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Qt Creator 4.7.0

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  • Qt Creator 4.7.0 released

    We are happy to announce the release of Qt Creator 4.7.0!

  • Qt Creator 4.7 Released With Clang Code Model Turned On By Default

    The Qt Company has officially released Qt Creator 4.7 as the newest feature release to this open-source, cross-platform Qt/C++ focused integrated development environment.

    Today's Qt Creator 4.7 IDE release is quite significant in that it finally turns on the Clang code model by default. The Clang code model provides significantly better C++ support over what was offered by their in-house code model and will stay better up-to-date with newer C/C++ standards, etc. The Clang code model in Qt Creator 4.7 is based on LLVM/Clang 6.0.

A Proposal To Allow Python Scripting Within The GCC Compiler, Replacing AWK

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A SUSE developer is seeking feedback and interest on the possibility of allowing a scripting language -- most likely Python -- to be used within the GCC compiler code-base. This would primarily be used for replacing existing AWK scripts.

GCC developer Martin Liška at SUSE is seeking comments on the possibility of adding Python as an accepted language within the GCC code-base. This isn't anything along the likes of replacing existing GCC C compiler code into a scripting language or anything to that effect, but is targeting at replacing current AWK scripts that are hard to maintain.

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Ballerina reinvents cloud-native programming

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Ballerina has been inspired by Java, Go, C, C++, Rust, Haskell, Kotlin, Dart, TypeScript, JavaScript, Swift, and other languages. It is an open source project, distributed under the Apache 2.0 license, and you can find its source code in the project's GitHub repository.

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Belated Thoughts on van Rossum’s Departure

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  • Is BDFL a death sentence?

    A few days ago, Guido van Rossum, creator of the Python programming language and Benevolent Dictator For Life (BDFL) of the project, announced his intention to step away.

    Below is a portion of his message, although the entire email is not terribly long and worth taking the time to read if you’re interested in the circumstances leading to van Rossum’s departure.

  • Thoughts on Guido retiring as BDFL of Python

    I've been programming in Python for almost 20 years on a myriad of open source projects, tools for personal use, and work. I helped out with several PyCon US conferences and attended several others. I met a lot of amazing people who have influenced me as a person and as a programmer.

    I started PyVideo in March 2012. At a PyCon US after that (maybe 2015?), I found myself in an elevator with Guido and somehow we got to talking about PyVideo and he asked point-blank, "Why work on that?" I tried to explain what I was trying to do with it: create an index of conference videos across video sites, improve the meta-data, transcriptions, subtitles, feeds, etc. I remember he patiently listened to me and then said something along the lines of how it was a good thing to work on. I really appreciated that moment of validation. I think about it periodically. It was one of the reasons Sheila and I worked hard to transition PyVideo to a new group after we were burned out.

Opinion: GitHub vs GitLab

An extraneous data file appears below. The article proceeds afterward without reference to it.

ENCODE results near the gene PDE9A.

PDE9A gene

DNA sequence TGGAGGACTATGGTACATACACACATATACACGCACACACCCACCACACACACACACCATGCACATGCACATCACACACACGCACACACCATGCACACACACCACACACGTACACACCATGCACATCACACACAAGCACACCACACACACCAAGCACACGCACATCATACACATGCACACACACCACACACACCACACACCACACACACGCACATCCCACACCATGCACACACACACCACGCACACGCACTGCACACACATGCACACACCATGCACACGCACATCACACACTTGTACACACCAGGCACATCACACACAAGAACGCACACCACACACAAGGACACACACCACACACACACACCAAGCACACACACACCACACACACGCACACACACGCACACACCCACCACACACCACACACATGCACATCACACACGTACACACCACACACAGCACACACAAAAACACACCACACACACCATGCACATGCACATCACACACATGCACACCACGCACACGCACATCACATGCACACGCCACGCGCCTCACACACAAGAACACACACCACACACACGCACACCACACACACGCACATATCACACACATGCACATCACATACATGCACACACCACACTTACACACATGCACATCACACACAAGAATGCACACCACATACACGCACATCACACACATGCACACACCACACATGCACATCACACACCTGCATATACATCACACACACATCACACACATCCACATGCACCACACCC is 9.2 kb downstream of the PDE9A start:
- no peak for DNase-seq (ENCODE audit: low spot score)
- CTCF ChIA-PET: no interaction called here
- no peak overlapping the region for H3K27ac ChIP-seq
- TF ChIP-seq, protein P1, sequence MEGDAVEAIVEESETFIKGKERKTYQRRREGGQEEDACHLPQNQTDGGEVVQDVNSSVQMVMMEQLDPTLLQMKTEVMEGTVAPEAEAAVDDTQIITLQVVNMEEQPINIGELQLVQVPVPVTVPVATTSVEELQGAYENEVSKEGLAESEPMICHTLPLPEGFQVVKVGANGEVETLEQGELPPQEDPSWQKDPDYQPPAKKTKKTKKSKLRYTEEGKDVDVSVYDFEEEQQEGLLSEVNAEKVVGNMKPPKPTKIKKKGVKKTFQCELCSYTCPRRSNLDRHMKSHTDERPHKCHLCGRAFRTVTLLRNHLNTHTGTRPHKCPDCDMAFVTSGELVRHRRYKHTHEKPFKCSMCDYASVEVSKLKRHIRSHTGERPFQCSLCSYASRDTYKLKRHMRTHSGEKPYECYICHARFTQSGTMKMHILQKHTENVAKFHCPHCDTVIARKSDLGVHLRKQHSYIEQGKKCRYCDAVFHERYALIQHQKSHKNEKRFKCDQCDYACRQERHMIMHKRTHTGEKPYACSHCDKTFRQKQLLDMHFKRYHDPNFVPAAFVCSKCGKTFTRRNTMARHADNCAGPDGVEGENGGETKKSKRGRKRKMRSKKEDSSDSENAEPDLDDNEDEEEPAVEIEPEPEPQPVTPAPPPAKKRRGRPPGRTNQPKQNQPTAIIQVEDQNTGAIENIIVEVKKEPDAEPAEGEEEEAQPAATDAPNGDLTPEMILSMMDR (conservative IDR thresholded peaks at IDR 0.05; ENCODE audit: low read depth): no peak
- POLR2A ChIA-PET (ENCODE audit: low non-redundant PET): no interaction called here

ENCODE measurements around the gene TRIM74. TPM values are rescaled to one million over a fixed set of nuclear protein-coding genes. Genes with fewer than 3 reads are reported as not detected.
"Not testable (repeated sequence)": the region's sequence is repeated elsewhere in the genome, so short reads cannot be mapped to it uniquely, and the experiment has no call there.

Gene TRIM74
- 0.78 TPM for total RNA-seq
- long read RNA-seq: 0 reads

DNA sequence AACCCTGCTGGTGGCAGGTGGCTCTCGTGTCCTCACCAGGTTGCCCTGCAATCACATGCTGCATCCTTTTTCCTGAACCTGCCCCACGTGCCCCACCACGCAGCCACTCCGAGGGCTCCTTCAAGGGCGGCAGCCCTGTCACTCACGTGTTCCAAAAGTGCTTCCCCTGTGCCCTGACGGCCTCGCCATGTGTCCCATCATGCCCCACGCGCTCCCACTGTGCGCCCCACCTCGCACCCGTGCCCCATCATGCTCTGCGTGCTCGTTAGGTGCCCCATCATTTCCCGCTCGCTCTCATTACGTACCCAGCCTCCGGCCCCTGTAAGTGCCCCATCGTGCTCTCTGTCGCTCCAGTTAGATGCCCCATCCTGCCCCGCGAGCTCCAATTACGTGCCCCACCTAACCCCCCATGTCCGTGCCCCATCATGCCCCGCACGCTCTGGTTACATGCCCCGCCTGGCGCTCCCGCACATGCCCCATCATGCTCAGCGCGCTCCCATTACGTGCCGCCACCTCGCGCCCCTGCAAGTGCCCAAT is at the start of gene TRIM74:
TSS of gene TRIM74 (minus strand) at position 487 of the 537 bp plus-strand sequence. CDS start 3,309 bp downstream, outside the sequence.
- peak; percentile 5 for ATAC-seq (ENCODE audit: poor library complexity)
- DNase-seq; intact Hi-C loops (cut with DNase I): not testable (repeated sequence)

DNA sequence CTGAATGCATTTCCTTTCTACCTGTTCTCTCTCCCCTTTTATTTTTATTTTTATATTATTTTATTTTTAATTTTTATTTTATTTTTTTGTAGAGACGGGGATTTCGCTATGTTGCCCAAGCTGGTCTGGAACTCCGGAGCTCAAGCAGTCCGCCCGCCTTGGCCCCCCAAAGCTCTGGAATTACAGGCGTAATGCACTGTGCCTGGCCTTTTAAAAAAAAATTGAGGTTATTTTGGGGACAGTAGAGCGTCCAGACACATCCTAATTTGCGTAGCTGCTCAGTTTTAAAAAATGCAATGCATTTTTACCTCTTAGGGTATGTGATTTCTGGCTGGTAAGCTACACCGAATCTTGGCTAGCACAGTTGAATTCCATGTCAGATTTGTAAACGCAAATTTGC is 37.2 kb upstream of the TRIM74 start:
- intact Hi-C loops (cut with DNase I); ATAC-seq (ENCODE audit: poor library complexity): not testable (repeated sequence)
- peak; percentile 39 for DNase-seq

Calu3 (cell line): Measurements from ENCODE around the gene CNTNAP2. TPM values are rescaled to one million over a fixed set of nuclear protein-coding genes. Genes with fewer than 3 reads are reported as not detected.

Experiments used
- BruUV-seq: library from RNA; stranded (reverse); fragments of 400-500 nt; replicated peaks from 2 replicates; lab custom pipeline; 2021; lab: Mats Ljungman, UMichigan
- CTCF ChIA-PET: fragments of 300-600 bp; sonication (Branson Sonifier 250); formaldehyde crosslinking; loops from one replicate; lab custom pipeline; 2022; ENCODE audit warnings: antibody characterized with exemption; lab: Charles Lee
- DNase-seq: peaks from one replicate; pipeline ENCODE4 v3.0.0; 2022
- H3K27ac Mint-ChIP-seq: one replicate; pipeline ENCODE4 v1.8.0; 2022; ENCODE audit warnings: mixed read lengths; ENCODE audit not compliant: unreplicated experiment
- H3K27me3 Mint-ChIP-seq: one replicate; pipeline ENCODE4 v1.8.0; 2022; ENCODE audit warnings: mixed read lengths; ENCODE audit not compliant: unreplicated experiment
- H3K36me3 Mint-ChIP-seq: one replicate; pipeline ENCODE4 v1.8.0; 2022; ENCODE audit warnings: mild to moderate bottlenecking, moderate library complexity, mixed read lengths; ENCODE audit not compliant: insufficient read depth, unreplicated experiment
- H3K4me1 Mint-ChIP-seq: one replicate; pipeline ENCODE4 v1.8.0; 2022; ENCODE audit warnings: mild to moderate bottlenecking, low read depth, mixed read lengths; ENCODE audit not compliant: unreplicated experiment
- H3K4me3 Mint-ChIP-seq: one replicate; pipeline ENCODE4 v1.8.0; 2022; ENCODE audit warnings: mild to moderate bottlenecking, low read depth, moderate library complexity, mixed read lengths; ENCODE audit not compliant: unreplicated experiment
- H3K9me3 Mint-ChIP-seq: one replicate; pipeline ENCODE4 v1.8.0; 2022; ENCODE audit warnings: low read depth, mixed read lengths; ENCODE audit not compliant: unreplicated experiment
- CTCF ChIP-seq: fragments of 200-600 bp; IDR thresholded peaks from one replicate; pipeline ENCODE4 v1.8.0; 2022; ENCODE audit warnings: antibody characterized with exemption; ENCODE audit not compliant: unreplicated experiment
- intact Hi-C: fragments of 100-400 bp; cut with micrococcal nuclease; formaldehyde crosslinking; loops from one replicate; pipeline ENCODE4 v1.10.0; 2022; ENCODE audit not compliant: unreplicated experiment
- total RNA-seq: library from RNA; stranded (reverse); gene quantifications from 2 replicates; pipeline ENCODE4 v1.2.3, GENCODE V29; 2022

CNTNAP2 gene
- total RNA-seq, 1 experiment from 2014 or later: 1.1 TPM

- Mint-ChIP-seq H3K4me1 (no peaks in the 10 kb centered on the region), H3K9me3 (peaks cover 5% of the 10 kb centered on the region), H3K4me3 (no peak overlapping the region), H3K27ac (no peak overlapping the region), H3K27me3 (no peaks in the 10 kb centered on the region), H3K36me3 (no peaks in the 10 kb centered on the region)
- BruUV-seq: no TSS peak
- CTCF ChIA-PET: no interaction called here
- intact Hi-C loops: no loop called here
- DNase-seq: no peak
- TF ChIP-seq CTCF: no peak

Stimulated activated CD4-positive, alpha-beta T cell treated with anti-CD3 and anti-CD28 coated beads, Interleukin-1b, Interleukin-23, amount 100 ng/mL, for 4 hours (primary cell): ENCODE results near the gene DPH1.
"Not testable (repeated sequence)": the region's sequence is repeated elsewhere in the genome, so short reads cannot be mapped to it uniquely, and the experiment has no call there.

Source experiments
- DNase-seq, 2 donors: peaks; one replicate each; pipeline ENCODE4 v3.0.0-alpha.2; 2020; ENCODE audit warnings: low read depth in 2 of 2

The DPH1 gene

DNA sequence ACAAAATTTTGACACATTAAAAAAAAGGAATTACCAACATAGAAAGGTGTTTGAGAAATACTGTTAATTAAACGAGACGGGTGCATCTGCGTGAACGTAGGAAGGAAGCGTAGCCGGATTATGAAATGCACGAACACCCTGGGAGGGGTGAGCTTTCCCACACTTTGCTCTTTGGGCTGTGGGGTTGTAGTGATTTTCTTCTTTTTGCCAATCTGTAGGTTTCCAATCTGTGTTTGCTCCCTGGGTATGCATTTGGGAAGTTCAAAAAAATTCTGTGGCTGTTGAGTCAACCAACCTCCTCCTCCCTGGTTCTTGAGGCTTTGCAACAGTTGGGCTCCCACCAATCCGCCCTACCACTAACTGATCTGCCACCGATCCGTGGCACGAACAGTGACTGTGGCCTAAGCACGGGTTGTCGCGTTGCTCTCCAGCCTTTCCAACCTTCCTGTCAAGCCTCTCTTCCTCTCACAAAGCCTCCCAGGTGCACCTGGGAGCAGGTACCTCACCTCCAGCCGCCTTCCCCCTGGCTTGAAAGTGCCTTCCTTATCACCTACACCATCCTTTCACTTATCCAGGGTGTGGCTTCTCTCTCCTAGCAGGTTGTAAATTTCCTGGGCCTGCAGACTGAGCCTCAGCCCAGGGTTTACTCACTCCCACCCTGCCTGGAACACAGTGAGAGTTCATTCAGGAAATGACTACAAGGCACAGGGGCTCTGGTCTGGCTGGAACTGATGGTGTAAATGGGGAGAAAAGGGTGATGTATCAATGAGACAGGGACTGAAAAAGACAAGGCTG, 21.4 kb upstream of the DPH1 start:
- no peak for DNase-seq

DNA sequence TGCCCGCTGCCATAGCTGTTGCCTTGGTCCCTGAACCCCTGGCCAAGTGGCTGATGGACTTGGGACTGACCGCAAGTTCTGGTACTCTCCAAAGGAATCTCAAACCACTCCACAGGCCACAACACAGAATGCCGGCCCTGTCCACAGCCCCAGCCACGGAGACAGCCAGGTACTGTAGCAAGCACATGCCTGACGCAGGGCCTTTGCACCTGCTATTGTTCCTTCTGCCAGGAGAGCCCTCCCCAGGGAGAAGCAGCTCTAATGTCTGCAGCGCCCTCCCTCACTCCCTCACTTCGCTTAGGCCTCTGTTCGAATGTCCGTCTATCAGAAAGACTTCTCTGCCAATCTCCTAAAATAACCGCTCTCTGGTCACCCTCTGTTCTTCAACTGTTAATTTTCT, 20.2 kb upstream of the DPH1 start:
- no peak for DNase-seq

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So, Microsoft bought GitHub, and many people are confused or worried. It's not a new phenomenon when any large company buys any smaller company, and people are right to be worried, although I argue that their timing is wrong. Like Microsoft, GitHub has made some useful contributions to free and open-source software, but let's not forget that GitHub's main product is proprietary software. And, it's not just some innocuous web service either; GitHub makes and sells a proprietary software package you can download and run on your own server called GitHub Enterprise (GHE).

Let's remember how we got here. BitMover made a tool called BitKeeper, a proprietary version control system that allowed free-of-charge licenses to free software projects. In 2002, the Linux kernel switched to using BitKeeper for its version control, although some notable developers made the noble choice to refuse to use the proprietary program. Many others did not, and for a number of years, kernel development was hampered by BitKeeper's restrictive noncommercial licenses.

In 2005, Andrew Tridgell, working at OSDL, developed a client that bypassed this restriction, and as a result, BitMover removed licenses to BitKeeper from all OSDL employees—including Linus Torvalds. Eventually, all non-commercial licenses were stopped, and new licenses included clauses preventing the development of alternative version control systems. As a result of this, two new projects were born: Mercurial and Git. Created in a few short weeks in 2005, Git quickly became the version control system for Linux development.

Proprietary version control tools aren't common in free software development, but proprietary collaboration websites have been around for some time. One of the earliest collaboration websites still around today is Sourceforge. Sourceforge was created in the late 1990s by VA Software, and the code behind the project was released in 2000.

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Programming: Perl, RcppClassic, Git-cinnabar, Effective Python

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  • Confessions of a recovering Perl hacker

    My name's MikeCamel, and I'm a Perl hacker.

    There, I've said it. That's the first step.

    My handle on IRC, Twitter and pretty much everywhere else in the world is "MikeCamel." This is because, back in the day, when there were no chat apps—no apps at all, in fact—I was in a technical "chatroom" and the name "Mike" had been taken. I looked around, and the first thing I noticed on my desk was the Camel Book, the O'Reilly Perl Bible.

    I have the second edition now, but this was the first edition. Yesterday, I happened to pick up the second edition, the really thick one, to show someone on a video conference call, and it had a thin layer of dust on it. I was a little bit ashamed, but a little bit relieved as well.

  • RcppClassic 0.9.11

    A new maintenance release, now at version 0.9.11, of the RcppClassic package arrived earlier today on CRAN. This package provides a maintained version of the otherwise deprecated initial Rcpp API which no new projects should use as the normal Rcpp API is so much better.

  • Mike Hommey: Announcing git-cinnabar 0.5.0 beta 4